You might ask, “What were market returns like before the global financial crisis in 2008, 2009, and the pandemic in 2020?”

In my opinion, prior to both crises, the market was rising gradually, not going parabolic. The rise was not driven by mania, nor were stock prices pushed to crazy heights, and high stock prices were not the cause of either crisis. The 2008 and 2009 crises stemmed from the housing market and the emergence of subprime mortgage securitization, and the 2020 crash was the result of the Covid-19 pandemic and government shutdowns to contain it.

Regarding the aforementioned “true bull market”, my definition of it is not from Investopedia:

The price of an asset or security in a financial market continues to rise over a period of time. The market typically sees a 20% rally after a 20% decline in stock prices.

The first definition is too bland and fails to capture the core sentiment of investors in a bull market. The second definition is wrong, a bull market should not be defined by a percentage change in price. For me, it’s best described in terms of how it feels, the investor psychology behind it, and the investment behavior it engenders.

I started investing long before the bull and bear market numerical standards were set, and I thought such standards were meaningless. Does the S&P 500 drop 19.9% ​​or 20.1% really matter? I still prefer the old-school definition of a bear market—nerve-racking.

Excess and Correction

My second book is Mastering the Market Cycle: Getting the Odds on Your Side. As we all know, I am a student of cycles and a believer in cycles. I have gone through several important cycles (and education) over the years as an investor.

I believe that knowing where we are in the market cycle can inform us of what comes next. But when I was two-thirds of the way through this book, I suddenly thought of a question I hadn’t considered before: Why are there cycles?

For example, since the S&P 500 index was born in 1957, the average annual return over the past 65 years is slightly more than 10%. Why can’t its return be 10% every year? Just to add to the question I raised in my July 2004 memo “The Doctrine of the Mean”, why did the S&P 500 return between 8% – 12% only 6 times during this period, why was it at 90% The performance in time is far from this?

After thinking about it for a while, I think it can be explained that there are “overs and corrections” in the market.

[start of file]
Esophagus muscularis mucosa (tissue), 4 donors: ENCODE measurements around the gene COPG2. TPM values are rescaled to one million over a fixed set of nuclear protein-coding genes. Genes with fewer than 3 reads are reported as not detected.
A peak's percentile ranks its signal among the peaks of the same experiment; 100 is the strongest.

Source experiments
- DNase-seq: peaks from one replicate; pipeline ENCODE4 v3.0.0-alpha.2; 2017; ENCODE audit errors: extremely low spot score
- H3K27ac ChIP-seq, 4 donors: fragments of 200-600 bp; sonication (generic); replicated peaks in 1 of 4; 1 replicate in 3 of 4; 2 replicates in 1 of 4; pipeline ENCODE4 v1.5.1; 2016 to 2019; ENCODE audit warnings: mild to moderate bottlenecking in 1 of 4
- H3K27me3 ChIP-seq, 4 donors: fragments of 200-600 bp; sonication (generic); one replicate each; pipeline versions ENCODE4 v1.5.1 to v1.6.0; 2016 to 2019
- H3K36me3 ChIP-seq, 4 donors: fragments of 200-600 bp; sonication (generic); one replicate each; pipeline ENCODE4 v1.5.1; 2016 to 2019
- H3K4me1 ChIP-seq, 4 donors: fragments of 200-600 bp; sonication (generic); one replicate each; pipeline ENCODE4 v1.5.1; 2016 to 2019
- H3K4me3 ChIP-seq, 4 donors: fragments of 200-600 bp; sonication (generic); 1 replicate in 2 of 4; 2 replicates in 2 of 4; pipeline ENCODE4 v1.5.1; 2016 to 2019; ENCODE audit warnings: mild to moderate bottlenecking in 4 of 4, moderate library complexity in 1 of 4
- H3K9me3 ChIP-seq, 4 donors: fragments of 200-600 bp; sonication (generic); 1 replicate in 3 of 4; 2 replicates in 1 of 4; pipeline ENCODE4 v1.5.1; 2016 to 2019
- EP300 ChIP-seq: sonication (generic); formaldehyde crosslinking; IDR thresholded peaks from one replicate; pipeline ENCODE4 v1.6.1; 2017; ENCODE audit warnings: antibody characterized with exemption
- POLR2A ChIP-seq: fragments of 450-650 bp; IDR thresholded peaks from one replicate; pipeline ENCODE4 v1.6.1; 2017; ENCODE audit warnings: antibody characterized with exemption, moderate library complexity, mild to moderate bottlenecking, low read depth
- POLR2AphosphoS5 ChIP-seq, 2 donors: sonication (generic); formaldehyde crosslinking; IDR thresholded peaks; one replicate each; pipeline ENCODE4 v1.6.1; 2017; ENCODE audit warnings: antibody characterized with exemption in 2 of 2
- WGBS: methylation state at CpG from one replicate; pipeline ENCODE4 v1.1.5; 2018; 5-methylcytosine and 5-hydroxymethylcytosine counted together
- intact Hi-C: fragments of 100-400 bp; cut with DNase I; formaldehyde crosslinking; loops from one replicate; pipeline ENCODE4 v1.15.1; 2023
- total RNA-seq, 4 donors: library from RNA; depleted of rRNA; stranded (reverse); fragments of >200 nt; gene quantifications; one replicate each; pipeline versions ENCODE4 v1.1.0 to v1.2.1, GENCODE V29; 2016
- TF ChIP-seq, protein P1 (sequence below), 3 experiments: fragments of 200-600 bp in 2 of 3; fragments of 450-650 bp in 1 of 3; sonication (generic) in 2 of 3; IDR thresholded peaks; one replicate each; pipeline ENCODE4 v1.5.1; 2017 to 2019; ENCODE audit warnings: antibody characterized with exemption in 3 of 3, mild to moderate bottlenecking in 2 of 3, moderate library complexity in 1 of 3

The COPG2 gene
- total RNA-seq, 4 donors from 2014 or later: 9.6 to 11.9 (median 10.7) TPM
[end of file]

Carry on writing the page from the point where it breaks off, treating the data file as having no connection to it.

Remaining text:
If you compare the stock market to a machine that you want to keep running steadily over time, it makes sense. However, I think that the significant influence of investor psychology on their decisions can go a long way to explaining the volatility in the market.

When investors start aggressively bullish, they tend to draw the following conclusions.

First, everything will always go up, and second, no matter how much they pay for an asset, others will buy it from them at a higher price (the “Greater Fool Theory”) because They are highly optimistic about the market:

The stock price will rise faster than the company’s profits, and the increase will be much higher than the fair value (excessive rise). Then the investment climate starts to disappoint, the folly of overpaying becomes apparent, and the share price falls to fair value (correction) before falling further below that price level. A fall in the stock price can further trigger pessimism in the market, which in turn causes the stock price to fall well below its value (excessive fall). Buying at the bottom will eventually push the depressed stock price back up to its fair value (correction).

Excessive upsides can result in above-average returns for a period of time, and excessive downsides can also result in below-average returns over a period of time. Of course, there may be other factors at play, but I think “overs and corrections” explain most things. During 2020-2021, we saw some excessive gains in the stock market, and now we see them being corrected.

Bull Psychology

In a bull market, a favorable environment will lead the stock price to rise and boost investor confidence, and this investment confidence will induce aggressive actions, which will then lead to further stock price increases, and then there will be a more optimistic investment mentality and continued risk-taking operations. .

This upward spiral is the essence of a bull market, and its upward trajectory seems unstoppable.

In the early days of the outbreak, we witnessed a classic asset price crash. The S&P 500 first hit an all-time high of 3,386 on February 19, 2020, before plunging by a third in just 34 days, before falling to 2,237 on March 23. However, with the joint efforts of various forces, the stock price rose sharply again: